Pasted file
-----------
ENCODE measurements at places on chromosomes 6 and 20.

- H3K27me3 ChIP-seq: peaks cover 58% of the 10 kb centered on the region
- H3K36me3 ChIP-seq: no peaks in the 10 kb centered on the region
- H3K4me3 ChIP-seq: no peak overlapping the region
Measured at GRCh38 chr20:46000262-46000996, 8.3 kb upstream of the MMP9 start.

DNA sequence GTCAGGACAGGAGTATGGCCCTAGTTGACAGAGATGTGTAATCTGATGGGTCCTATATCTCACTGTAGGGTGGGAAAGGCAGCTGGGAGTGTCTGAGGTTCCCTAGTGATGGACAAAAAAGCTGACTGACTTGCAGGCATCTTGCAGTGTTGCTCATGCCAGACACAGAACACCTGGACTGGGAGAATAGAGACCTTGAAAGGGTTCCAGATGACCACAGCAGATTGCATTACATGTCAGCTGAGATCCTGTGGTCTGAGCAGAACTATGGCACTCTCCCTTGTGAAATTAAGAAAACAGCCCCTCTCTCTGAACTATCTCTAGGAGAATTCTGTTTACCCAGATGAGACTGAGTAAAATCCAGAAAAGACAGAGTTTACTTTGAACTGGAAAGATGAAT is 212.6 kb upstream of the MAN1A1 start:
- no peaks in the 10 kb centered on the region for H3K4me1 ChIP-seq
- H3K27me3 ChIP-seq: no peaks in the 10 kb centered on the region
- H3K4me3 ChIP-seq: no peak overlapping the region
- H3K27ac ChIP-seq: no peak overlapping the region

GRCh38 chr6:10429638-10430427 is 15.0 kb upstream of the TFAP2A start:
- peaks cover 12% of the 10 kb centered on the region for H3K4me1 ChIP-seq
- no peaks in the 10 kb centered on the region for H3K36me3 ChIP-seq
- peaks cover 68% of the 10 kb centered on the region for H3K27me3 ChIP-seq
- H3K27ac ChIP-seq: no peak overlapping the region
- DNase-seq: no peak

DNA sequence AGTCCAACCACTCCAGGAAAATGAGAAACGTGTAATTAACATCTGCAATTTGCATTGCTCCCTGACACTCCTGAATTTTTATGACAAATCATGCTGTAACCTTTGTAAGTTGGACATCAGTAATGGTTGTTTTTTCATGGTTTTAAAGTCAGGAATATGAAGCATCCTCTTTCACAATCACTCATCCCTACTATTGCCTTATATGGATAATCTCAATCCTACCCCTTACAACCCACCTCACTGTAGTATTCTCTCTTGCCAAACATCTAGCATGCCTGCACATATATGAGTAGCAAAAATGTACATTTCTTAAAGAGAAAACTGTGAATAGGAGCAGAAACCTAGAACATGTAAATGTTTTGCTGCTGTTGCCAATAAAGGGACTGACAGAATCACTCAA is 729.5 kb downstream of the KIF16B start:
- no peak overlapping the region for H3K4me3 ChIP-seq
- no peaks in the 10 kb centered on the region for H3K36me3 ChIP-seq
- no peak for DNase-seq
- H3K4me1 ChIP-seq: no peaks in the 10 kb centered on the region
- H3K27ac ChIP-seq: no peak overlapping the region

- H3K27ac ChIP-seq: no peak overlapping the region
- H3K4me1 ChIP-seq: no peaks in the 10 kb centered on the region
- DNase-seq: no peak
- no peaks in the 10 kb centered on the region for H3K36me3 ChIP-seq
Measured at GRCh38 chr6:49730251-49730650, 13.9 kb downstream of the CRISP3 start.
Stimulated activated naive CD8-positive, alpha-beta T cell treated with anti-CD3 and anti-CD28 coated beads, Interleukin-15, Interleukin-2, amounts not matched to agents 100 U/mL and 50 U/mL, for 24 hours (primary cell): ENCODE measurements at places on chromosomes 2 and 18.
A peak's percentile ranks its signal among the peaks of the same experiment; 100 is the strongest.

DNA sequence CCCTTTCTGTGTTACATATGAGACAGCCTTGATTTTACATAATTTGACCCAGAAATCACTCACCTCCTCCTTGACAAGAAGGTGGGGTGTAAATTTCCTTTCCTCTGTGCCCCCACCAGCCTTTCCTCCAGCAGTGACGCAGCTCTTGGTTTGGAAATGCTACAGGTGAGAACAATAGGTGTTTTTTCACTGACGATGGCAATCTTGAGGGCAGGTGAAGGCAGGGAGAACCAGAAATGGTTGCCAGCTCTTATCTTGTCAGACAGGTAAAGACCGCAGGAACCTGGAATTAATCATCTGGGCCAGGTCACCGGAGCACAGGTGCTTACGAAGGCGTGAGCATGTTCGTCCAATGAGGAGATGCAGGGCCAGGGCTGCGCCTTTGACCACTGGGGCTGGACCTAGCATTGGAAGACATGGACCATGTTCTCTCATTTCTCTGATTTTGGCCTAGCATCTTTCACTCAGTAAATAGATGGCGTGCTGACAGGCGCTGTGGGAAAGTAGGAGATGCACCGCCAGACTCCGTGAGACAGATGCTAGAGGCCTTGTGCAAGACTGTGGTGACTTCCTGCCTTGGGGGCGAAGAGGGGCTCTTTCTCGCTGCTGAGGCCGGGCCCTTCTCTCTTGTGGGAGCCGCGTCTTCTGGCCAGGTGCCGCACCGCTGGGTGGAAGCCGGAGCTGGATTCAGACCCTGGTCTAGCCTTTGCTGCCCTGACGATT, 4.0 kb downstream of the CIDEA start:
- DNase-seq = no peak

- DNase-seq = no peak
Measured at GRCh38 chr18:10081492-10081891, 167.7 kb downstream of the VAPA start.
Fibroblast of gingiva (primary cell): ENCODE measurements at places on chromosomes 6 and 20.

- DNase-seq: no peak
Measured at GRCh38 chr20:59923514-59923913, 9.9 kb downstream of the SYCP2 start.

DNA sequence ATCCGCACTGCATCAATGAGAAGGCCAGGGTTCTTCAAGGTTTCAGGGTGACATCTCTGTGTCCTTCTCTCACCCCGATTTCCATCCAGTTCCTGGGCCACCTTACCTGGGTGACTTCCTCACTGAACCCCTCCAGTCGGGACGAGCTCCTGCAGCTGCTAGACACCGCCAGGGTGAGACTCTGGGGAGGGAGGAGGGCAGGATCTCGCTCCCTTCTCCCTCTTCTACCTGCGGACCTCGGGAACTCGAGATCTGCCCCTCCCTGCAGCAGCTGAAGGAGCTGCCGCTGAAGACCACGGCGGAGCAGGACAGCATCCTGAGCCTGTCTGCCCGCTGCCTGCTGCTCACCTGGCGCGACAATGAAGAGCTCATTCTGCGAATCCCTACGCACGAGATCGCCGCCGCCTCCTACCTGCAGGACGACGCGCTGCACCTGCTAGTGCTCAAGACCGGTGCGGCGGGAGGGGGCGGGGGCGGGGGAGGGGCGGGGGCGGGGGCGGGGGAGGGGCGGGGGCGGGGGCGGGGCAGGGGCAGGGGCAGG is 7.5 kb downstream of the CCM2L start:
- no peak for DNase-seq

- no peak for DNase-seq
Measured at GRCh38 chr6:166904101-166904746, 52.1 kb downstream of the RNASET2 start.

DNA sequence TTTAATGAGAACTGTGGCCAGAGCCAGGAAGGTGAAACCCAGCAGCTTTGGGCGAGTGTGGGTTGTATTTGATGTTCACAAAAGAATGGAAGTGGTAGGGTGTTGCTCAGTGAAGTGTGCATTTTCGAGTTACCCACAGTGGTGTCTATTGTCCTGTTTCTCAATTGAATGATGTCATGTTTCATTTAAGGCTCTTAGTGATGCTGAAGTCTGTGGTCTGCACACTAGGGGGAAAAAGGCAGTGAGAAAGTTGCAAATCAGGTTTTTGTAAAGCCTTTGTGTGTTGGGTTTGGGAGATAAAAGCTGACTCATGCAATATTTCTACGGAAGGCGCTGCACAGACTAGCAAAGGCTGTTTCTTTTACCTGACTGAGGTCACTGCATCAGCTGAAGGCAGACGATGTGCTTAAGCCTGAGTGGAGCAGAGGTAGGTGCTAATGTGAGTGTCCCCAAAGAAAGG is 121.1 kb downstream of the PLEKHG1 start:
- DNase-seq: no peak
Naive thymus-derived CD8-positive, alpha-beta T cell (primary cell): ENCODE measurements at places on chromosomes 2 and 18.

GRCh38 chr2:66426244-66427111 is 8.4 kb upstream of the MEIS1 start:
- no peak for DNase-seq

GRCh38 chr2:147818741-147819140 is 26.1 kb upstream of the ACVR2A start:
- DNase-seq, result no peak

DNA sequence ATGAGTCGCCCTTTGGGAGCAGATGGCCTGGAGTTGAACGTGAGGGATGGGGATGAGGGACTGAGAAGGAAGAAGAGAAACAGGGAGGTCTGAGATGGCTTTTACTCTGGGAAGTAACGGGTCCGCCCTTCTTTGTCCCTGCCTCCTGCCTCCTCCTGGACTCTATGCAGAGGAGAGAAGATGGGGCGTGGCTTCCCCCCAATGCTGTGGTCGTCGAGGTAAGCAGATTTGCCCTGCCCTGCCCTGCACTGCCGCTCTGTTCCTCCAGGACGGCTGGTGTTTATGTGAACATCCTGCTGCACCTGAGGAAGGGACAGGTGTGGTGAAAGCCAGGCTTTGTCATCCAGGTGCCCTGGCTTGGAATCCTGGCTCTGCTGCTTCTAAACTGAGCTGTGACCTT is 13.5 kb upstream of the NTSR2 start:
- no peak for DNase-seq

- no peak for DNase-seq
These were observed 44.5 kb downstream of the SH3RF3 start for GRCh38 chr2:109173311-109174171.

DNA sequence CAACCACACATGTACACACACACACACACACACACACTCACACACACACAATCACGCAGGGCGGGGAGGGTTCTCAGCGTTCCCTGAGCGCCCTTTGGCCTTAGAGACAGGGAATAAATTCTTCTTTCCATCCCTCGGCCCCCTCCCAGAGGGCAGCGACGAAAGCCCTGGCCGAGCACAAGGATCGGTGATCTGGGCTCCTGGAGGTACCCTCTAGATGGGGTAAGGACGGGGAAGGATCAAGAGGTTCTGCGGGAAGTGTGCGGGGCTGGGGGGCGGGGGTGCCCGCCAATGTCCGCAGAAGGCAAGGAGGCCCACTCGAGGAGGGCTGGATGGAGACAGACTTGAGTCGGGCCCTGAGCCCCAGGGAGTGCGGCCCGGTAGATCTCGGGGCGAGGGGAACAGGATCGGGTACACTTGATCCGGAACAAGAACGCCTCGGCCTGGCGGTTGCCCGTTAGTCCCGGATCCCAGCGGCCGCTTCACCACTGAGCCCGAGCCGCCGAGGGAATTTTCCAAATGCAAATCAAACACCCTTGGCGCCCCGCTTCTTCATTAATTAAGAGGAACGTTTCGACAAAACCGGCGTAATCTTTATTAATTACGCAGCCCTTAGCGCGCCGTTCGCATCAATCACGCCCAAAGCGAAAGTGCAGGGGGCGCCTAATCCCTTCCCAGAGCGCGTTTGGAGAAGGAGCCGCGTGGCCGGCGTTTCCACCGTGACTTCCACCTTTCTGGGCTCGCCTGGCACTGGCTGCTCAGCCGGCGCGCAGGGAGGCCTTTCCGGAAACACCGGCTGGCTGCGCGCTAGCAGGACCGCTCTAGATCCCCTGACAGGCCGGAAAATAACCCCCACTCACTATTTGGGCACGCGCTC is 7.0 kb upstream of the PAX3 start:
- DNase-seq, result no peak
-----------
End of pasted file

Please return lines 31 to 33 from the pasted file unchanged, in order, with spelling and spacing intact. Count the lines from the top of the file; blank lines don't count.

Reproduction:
- DNase-seq = no peak

- DNase-seq = no peak
Measured at GRCh38 chr18:10081492-10081891, 167.7 kb downstream of the VAPA start.